Republishing and referencing

Bruegel considers itself a public good and takes no institutional standpoint. Anyone is free to republish and/or quote this post without prior consent. Please provide a full reference, clearly stating Bruegel and the relevant author as the source, and include a prominent hyperlink to the original post.

Read article More by this author
 

Opinion

European governance

Can the EU fiscal rules jump on the green bandwagon?

By and large, setting a new green golden rule would be a useful addition to the existing EU fiscal framework.

By: Guntram B. Wolff Topic: European governance, Green economy, Macroeconomic policy Date: October 22, 2021
Read article
 

Blog Post

European governance

Germany’s post-pandemic current account surplus

The pandemic has increased the net lending position of the German corporate sector. By incentivising private investment, policymakers could trigger a virtuous cycle of increasing wages, decreasing corporate net lending, which would eventually lead to a reduction of the economy-wide current account surplus.

By: Lionel Guetta-Jeanrenaud and Guntram B. Wolff Topic: European governance, Macroeconomic policy Date: October 21, 2021
Read about event
 

Past Event

Past Event

Monetary policy in the time of climate change

How does climate change influence monetary policy in the eurozone? What potential monetary policy measures should be taken up to address climate risks?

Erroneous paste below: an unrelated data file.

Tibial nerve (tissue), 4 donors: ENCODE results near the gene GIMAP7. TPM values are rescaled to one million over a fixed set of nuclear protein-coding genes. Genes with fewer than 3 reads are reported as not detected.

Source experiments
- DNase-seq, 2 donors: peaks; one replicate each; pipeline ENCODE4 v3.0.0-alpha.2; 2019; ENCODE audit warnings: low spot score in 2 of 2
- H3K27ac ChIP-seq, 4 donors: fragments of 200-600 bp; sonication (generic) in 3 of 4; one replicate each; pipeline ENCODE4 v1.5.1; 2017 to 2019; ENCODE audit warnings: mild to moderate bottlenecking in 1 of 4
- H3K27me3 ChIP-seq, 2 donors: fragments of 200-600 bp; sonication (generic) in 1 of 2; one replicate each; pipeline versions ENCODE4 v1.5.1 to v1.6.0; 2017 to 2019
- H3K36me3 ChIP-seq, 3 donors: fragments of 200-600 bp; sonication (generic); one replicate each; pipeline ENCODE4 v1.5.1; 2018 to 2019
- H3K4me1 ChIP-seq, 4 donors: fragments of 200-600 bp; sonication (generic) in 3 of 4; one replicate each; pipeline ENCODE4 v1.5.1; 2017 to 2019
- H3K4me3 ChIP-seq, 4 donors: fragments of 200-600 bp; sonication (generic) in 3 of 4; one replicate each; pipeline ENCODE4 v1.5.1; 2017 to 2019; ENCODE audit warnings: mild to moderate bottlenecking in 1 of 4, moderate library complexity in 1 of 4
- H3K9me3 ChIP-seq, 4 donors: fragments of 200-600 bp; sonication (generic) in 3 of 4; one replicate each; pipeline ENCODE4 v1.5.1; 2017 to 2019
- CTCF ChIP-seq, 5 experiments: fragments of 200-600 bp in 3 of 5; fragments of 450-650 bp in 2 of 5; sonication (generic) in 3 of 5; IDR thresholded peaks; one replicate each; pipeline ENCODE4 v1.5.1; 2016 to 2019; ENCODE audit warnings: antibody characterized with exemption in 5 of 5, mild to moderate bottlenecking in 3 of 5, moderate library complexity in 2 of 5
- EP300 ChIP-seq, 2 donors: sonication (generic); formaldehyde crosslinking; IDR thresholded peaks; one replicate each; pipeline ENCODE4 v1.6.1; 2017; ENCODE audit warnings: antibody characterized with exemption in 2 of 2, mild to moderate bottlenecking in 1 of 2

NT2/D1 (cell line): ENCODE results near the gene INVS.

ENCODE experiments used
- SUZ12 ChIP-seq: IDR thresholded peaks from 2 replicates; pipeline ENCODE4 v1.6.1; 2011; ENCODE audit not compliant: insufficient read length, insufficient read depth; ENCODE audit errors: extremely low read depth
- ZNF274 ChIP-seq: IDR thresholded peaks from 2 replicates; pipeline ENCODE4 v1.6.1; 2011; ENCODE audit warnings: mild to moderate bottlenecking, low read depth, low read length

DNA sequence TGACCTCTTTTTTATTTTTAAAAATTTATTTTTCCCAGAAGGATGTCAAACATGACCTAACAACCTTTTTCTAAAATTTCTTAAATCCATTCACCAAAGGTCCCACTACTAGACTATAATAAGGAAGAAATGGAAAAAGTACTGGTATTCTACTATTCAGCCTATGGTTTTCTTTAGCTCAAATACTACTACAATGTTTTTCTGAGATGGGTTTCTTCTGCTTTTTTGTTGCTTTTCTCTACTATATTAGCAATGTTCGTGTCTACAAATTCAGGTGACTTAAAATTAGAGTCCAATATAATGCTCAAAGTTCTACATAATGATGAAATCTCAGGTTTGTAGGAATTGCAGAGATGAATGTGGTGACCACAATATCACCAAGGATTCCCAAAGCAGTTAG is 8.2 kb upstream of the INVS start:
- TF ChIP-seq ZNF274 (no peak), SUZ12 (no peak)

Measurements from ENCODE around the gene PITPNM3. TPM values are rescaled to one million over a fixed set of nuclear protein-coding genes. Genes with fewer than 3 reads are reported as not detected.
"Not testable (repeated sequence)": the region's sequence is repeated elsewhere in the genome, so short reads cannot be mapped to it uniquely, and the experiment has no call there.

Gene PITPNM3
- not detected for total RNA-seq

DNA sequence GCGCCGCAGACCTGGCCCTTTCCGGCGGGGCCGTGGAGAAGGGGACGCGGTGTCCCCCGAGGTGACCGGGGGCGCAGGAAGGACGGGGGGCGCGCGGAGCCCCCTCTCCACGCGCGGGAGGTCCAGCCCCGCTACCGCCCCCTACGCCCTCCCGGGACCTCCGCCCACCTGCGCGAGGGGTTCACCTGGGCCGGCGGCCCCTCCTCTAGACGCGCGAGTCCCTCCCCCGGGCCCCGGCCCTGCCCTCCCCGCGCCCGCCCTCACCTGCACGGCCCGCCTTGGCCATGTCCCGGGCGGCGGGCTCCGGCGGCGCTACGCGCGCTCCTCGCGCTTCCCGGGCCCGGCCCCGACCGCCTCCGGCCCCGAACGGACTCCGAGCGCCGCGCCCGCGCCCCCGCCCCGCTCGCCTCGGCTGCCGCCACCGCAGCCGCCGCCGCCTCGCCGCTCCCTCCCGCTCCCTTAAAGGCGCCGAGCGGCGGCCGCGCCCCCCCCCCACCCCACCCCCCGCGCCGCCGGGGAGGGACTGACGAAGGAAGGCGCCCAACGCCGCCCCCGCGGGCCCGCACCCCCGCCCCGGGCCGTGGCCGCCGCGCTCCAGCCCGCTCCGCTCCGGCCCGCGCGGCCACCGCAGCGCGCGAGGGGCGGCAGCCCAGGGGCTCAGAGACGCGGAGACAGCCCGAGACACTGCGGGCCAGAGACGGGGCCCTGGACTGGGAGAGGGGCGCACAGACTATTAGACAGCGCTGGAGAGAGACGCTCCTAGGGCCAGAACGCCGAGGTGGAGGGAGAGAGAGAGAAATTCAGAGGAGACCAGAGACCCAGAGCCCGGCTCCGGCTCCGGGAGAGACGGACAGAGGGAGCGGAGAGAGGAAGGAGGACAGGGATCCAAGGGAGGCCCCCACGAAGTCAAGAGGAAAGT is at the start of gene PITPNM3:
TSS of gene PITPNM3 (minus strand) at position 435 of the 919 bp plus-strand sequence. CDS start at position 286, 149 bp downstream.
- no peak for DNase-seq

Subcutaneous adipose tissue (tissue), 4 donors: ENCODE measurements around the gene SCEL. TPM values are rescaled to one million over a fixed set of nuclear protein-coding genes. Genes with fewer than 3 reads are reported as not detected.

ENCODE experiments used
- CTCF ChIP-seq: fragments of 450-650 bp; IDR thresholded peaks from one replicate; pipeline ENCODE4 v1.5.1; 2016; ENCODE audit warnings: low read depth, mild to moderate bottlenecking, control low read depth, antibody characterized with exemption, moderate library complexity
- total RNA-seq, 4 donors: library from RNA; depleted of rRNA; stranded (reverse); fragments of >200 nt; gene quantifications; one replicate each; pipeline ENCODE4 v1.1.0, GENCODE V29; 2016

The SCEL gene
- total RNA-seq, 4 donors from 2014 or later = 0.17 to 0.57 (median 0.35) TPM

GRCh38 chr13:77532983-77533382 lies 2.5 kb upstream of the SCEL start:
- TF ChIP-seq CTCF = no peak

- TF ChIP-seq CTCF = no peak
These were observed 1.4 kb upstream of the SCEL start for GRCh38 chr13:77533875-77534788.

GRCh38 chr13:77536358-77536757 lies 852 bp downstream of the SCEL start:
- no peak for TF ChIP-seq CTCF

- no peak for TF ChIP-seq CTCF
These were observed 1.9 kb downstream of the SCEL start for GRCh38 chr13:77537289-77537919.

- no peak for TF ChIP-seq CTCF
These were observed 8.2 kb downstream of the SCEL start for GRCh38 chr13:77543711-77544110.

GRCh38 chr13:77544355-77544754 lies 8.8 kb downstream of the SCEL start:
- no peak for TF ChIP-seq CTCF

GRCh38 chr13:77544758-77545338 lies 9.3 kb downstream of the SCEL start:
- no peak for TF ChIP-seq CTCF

Speakers: Cornelia Holthausen, Jean Pisani-Ferry and Guntram B. Wolff Topic: Green economy, Macroeconomic policy Date: October 20, 2021
Read article More by this author
 

Podcast

Podcast

Rethinking fiscal policy

A look at the past, present and future of fiscal policy in the European Union with Chief economist of the European Stability Mechanism, Rolf Strauch.

By: The Sound of Economics Topic: European governance, Macroeconomic policy Date: October 20, 2021
Read about event More on this topic
 

Upcoming Event

Nov
4
14:00

European monetary policy: lessons from the past two decades

This event will feature the presentation of “Monetary Policy in Times of Crisis – A Tale of Two Decades of the European Central Bank."

Speakers: Grégory Claeys and Wolfgang Lemke Topic: Macroeconomic policy Location: Bruegel, Rue de la Charité 33, 1210 Brussels
Read article
 

External Publication

European Parliament

Tailoring prudential policy to bank size: the application of proportionality in the US and euro area

In-depth analysis prepared for the European Parliament's Committee on Economic and Monetary Affairs (ECON).